Tackling the Nefarious Telecom Fraud: Wangiri

Sometimes, subscribers’ innate curiosity is to follow up on a missed call even when the number is not recognizable. But this as well can be the start of Wangiri Fraud. The word ”Wangiri” stands for the Japanese term “one ring and cut.” In this fraud, the fraudster places a short call to several customers to leave a missed call notification on the display of customers’ handsets, thus prompting them to call back. When the customer calls back, the call is either routed to an IVR or premium rate service (PRS) number only to realize that they have been charged heftily for the call.

Wangiri Fraud continues to be one of the most prevalent frauds globally. As per the CFCA 2021 fraud loss survey report, it is estimated that telcos are losing close to USD 2.23 billion globally to Wangiri.

Traditional telecom fraud management solutions face several challenges due to the evolving nature of the technology and fraud strategies used by the fraudsters.

Wangiri fraudsters have now started operating on a larger scale. Rather than targeting specific individuals, they use automated dialing machines to work through vast ranges of phone numbers, calling thousands every minute. Recent improvements in automated dialing platforms and the advent of Voice Over IP (VoIP) allow these fraudsters to call thousands of people simultaneously and do so at lower costs than ever before.

Telcos incur both direct and indirect losses from this fraud. As per the RAFM survey by the Risk & Assurance Group (RAG), $0.43 billion was spent on compensating customers for Wangiri fraud. It also impacts the customers adversely, resulting in customer churn due to high customer dissatisfaction from bill shocks and bad customer experience. It also negatively impacts the operator brand image as subscribers complain about the high call rates charged to them without being aware of it.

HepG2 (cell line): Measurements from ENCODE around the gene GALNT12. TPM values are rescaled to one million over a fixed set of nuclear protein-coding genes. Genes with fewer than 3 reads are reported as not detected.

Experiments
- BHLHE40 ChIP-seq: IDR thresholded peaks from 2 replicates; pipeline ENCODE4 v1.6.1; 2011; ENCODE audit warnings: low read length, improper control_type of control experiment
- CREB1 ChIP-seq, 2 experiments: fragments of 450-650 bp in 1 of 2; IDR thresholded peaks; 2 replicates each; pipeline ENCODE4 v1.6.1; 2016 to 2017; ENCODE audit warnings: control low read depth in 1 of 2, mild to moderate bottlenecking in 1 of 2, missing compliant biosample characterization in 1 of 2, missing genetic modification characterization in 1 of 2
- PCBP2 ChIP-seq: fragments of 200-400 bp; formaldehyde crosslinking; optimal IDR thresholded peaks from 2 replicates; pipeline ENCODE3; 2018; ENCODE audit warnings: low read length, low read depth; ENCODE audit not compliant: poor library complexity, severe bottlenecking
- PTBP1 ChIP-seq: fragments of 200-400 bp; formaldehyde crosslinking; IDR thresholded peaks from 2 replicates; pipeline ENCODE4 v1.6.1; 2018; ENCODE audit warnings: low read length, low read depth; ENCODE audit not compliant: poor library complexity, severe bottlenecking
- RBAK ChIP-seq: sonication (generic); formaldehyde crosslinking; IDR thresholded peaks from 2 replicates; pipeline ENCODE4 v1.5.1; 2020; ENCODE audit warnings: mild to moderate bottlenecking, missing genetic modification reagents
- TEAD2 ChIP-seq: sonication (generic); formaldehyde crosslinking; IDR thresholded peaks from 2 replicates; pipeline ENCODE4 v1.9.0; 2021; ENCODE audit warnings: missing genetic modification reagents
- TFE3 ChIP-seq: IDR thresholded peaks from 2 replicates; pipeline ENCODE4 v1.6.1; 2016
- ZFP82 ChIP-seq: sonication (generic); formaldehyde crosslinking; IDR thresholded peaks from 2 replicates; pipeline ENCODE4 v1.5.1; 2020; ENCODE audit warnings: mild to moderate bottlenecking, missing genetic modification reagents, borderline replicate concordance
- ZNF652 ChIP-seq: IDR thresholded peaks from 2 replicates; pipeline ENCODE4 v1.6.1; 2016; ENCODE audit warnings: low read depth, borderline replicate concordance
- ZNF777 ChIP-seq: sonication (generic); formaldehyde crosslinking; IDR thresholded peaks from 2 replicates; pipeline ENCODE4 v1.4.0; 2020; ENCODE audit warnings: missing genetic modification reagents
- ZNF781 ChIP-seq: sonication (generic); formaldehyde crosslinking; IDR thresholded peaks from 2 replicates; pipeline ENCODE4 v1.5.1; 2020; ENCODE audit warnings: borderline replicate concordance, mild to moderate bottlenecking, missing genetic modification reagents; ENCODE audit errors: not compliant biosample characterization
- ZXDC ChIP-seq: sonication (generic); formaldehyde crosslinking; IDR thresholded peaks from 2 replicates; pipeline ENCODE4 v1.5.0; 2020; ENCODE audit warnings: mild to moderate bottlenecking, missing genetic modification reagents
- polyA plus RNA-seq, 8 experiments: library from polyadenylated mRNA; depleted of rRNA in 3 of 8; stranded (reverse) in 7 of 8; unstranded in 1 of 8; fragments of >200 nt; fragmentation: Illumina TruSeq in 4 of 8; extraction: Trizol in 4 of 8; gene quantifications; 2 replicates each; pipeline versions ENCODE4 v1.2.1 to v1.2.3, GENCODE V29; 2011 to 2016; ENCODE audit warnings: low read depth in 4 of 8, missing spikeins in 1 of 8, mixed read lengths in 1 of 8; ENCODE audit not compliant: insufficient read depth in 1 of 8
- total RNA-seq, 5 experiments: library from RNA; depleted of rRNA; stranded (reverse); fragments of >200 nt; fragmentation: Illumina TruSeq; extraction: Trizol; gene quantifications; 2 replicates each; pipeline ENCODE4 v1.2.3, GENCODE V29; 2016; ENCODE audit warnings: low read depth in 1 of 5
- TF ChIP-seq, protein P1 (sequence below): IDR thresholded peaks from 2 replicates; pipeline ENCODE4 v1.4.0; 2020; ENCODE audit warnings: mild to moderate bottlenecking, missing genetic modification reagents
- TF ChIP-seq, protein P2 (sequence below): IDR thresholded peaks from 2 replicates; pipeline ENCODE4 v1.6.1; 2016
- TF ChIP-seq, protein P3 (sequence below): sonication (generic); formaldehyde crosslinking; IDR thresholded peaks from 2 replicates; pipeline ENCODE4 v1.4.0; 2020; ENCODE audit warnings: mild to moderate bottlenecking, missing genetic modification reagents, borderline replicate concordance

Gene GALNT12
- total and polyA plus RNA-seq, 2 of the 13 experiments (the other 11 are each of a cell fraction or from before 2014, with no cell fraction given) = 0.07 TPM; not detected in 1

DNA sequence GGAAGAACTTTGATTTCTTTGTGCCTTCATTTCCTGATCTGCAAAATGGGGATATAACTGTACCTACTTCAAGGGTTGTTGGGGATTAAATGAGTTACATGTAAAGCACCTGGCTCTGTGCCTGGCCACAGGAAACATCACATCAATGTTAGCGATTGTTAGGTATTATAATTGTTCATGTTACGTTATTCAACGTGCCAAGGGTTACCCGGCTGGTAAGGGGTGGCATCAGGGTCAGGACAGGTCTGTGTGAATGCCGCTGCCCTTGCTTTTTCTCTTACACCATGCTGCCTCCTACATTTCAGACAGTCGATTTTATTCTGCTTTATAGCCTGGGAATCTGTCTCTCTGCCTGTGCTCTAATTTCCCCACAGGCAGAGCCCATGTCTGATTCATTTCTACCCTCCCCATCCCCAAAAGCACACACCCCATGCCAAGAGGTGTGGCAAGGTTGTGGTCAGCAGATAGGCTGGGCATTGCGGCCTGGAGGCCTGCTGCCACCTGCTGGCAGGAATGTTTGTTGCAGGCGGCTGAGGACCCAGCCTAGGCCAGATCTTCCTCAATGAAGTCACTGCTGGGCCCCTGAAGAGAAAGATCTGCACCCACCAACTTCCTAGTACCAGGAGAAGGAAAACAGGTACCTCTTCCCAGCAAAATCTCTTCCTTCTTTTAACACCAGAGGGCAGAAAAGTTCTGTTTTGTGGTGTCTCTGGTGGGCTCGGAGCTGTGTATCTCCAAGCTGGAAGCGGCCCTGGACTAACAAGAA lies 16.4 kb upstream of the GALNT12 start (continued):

Some of the major roadblocks in eliminating Wangiri are as follows:

  • There is no regulation defined on the carrier business, causing the fraudster to take advantage of the vulnerabilities of the carrier network.
  • The lack of visibility on the end carrier who is terminating the call.

However, the detrimental impact of direct and indirect losses to the operator can be minimized to a large extent by having an advanced and robust fraud management system with real-time action capabilities. This is the need of the hour because the traditional systems in place have been successful only to a minimal extent to curb this menace, due to the following reasons:

Lack of a proactive approach: Operators using the CDR (Call Detail Record) approach may detect Wangiri calls by performing high-level analysis of call detail records. This method may typically concern itself more with the Wangiri response than the initial Wangiri baiting. Also, in some cases, missed calls are not part of the CDRs that gets generated from the switch. They significantly increase the overall CDR volume, making it challenging for the operators to identify Wangiri fraud early in the network.

Lack of timely availability of threat intelligence on Wangiri numbers or origination points: Inability of tools or techniques for automated and near real-time data sharing among various operators can form a hindrance in the attempt for real-time blocking of number ranges and thus reducing fraud run-time.

Evolving fraud techniques: With the advent of new technologies, fraudsters continuously change the number and calling patterns making it difficult for traditional systems to capture them.

The Way Forward 

To reduce the impact of Wangiri fraud to a great extent, operators need to adopt a holistic approach towards telecom fraud prevention.It is of paramount importance for telcos to incorporate a solution to monitor traffic at the Signaling level and complement it with AI/ML technology. This will enable proactive detection of Wangiri number or number ranges. The AI-based fraud detection will detect hidden patterns in data for fraudulent activities, which reduces the time-to-detect fraud significantly. It is also essential that the fraud management system in place has the ability for automated data exchange in near real-time of known Wangiri numbers, which would help make quicker decisions. Furthermore, also as a precautionary measure, whenever a subscriber calls back to a high-risk destination upon receiving a missed call, it is recommended to have an IVR system that would inform the subscribers about their called destination. This IVR message would alert the subscribers and enable them to take the appropriate action. Lastly, it is essential that the telcos educate the subscribers of such episodes and the countermeasures, thus preventing them from falling prey to such frauds, thereby enabling a holistic approach towards telecom risk management.

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